IT'S TIME TO GET REEL
Whether you’re done fishing until ice out or just biding time until you can get on the water to pre-fish your first tournament of the year, now is the time to service your reels. They’ve been banging around in your rod lockers and your truck. They have certainly been wet and been exposed to dirt, sand, mud, and vegetation of all types. You probably lubed them during the year and now that oil/grease has gotten gummy. Let’s face it reel maintenance is a must. First thing’s first, give the reel a good cleaning. Put together a cleaning “kit”: 1) A clean rag or two that you won't mind getting dirty; 2) at least a dozen Q-tips; 3) warm water; 4) a bottle of reel performance oil; and 5) a set of small screw drivers, especially the phillips head. Lay out your cleaning materials on a clean work surface. Wet your rag with the warm water and wipe down the entire reel removing all the accumulated dirt. Once you’ve given your reel a basic cleaning, it’s time for some basic maintenance.
Take off the reel’s side plate uncovering your reel's braking system. Some reels have quick release buttons or pins, others require a screwdriver to remove a single screw. No matter the make or model, your side plate should be easy to remove. Take the Q-tips and remove all clearly visible dirt. When finished, take your reel oil and drop one or two drops on the end of a clean Q-tip. Take the clean end of your Q-tip and gently remove any dirt particles that you can see inside the spool control mechanism. Carefully clean the spool control mechanism and the internal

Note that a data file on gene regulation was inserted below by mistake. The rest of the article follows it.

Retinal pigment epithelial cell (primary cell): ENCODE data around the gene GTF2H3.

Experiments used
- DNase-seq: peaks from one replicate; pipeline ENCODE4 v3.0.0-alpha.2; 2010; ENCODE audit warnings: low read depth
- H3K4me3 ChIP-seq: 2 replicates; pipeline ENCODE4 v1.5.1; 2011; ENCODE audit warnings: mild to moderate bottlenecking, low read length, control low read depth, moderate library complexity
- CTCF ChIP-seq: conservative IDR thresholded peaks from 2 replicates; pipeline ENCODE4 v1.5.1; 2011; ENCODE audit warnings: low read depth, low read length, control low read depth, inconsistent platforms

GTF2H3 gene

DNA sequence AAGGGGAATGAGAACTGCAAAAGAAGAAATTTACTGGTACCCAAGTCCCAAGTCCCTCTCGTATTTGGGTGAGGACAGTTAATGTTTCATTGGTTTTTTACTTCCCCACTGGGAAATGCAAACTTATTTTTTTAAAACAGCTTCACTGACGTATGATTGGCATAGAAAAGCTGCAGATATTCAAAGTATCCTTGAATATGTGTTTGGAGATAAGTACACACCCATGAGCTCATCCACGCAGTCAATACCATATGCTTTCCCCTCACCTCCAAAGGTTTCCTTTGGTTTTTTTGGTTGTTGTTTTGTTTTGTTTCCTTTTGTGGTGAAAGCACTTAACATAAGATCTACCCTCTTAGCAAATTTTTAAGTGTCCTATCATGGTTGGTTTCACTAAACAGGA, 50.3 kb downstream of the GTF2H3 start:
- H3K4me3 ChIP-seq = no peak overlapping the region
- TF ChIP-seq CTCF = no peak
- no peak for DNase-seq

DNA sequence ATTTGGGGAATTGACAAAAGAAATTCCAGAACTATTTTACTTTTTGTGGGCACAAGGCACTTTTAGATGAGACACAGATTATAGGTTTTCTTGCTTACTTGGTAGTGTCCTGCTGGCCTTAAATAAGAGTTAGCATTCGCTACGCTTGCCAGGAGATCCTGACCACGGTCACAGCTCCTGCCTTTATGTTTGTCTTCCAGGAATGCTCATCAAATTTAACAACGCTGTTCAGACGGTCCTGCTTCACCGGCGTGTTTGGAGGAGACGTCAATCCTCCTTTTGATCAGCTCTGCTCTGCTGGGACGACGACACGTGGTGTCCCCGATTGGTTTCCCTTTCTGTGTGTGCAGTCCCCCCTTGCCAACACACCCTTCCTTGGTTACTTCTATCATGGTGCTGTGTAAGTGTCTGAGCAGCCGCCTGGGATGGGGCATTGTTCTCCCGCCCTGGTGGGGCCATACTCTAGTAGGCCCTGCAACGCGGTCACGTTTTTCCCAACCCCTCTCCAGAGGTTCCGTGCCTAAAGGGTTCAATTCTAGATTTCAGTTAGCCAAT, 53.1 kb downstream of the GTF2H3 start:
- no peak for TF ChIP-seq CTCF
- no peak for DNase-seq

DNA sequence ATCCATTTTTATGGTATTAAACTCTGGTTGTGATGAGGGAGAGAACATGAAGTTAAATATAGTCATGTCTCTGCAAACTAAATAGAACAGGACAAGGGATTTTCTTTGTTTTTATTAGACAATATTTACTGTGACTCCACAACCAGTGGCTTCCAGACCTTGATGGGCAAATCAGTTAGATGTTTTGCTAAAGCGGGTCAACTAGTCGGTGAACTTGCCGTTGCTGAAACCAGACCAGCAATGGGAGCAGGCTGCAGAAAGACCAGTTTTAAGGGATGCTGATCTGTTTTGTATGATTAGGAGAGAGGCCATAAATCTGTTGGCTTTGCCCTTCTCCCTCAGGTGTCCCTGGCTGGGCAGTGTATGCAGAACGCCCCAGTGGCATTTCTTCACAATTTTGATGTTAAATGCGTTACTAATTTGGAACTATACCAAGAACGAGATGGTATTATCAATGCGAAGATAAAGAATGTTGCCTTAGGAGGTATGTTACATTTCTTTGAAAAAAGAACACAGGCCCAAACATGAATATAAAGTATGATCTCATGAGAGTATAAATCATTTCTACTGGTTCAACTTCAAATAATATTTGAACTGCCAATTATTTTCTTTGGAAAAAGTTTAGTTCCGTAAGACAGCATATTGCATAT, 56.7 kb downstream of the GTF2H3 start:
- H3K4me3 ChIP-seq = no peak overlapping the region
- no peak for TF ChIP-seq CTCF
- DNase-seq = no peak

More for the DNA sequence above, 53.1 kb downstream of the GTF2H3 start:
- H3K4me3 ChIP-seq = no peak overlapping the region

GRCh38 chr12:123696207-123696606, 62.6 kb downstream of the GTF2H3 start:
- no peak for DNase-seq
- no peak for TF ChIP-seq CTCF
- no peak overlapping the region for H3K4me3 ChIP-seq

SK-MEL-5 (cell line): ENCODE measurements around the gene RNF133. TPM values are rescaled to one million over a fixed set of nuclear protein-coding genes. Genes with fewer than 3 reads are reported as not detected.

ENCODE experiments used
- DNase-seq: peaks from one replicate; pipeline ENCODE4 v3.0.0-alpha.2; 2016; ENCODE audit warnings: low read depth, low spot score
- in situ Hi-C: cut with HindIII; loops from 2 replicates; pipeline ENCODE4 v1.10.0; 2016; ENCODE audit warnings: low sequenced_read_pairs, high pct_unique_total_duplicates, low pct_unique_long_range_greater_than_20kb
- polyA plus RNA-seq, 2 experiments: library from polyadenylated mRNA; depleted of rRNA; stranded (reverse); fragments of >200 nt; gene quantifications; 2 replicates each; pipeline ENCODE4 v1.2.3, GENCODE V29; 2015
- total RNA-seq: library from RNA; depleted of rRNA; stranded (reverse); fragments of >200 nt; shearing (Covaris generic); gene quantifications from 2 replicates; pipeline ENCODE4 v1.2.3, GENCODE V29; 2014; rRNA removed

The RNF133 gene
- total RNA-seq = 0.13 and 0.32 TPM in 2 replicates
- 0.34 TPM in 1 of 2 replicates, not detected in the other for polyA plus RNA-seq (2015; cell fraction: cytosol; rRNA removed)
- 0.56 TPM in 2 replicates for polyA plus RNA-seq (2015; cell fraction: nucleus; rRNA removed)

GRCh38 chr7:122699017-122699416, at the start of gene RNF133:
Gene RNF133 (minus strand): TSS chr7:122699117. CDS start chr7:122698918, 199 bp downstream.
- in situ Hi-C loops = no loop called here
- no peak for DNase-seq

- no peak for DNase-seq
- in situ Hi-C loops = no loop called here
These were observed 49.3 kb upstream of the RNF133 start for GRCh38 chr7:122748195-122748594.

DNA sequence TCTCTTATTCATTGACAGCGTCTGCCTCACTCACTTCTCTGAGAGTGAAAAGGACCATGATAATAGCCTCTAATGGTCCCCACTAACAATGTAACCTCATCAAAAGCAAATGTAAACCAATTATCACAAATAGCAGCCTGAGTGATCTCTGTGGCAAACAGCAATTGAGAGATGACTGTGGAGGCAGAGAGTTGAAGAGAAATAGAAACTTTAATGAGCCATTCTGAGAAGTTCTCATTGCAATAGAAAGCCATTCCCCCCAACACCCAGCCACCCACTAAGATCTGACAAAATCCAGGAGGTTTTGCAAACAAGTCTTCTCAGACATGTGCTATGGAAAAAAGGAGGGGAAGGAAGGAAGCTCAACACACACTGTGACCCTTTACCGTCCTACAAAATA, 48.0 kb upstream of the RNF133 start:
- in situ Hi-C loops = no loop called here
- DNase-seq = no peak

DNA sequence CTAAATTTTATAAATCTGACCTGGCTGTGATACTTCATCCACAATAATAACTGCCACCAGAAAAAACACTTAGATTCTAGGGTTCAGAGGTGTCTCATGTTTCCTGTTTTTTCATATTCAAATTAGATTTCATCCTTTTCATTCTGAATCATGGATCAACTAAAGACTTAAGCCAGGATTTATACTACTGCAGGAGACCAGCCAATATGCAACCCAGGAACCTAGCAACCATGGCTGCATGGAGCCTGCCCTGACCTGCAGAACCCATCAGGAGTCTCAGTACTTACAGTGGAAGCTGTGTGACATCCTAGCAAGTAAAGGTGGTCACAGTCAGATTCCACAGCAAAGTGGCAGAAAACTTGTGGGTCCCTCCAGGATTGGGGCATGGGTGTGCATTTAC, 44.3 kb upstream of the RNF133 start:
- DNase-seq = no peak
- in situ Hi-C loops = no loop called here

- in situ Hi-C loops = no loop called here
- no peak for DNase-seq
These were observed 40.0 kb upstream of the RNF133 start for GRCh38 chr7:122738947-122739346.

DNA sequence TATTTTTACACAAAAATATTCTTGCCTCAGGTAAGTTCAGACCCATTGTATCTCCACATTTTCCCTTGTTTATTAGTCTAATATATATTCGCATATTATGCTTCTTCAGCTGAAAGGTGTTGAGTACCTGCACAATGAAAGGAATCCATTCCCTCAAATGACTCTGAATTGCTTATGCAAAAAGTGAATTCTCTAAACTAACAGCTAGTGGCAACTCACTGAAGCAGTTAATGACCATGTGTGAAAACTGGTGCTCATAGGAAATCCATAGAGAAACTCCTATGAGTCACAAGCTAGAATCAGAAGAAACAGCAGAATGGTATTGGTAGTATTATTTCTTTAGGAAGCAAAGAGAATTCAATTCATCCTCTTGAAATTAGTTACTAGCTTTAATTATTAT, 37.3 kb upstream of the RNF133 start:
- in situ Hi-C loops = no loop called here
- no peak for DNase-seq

bearing. This may require more than one Q-tip depending on how dirty your reel is. Then, take your oiled Q-tip and rub both the inside and outside of the spool control mechanism bearing. If preferred you can lightly oil the backside of the side plate. This will help to keep the spool control mechanism lubricated and clean. Set aside your freshly cleaned spool control mechanism, and move on to your braking system. The brakes are an extremely important part of your reel, so keeping them clean of debris is vital.=. It won't hurt to make a couple of swipes around the brakes with a touch of oil.
Now that your braking system and spool control mechanism are cleaned and oiled, you're ready to move on to the worm drive, spool spindle, and reel handle. While slowly turning the reel handle with your opposite hand, you can clean the entire worm drive with only a couple of turns of the handle. Grease holds dirt and can wear out a worm gear in one season. By wiping the entire worm gear and adding a couple of drops of reel oil onto it, you can keep the gear running smoothly and effectively. Lubricant on all moving parts is very important and should never be skipped when cleaning. Once you are finished with the worm drive, drop a couple of drops of oil down inside the reel handle where the drag star and handle meet. This part of your reel can sometimes hide dirt or debris (especially if you bank fish) and can jam up if gone unattended. Adding a couple of drops of oil will keep the handle running smoothly and efficiently. Now, reattach the side plate. Your reel is now ready to take on that PB!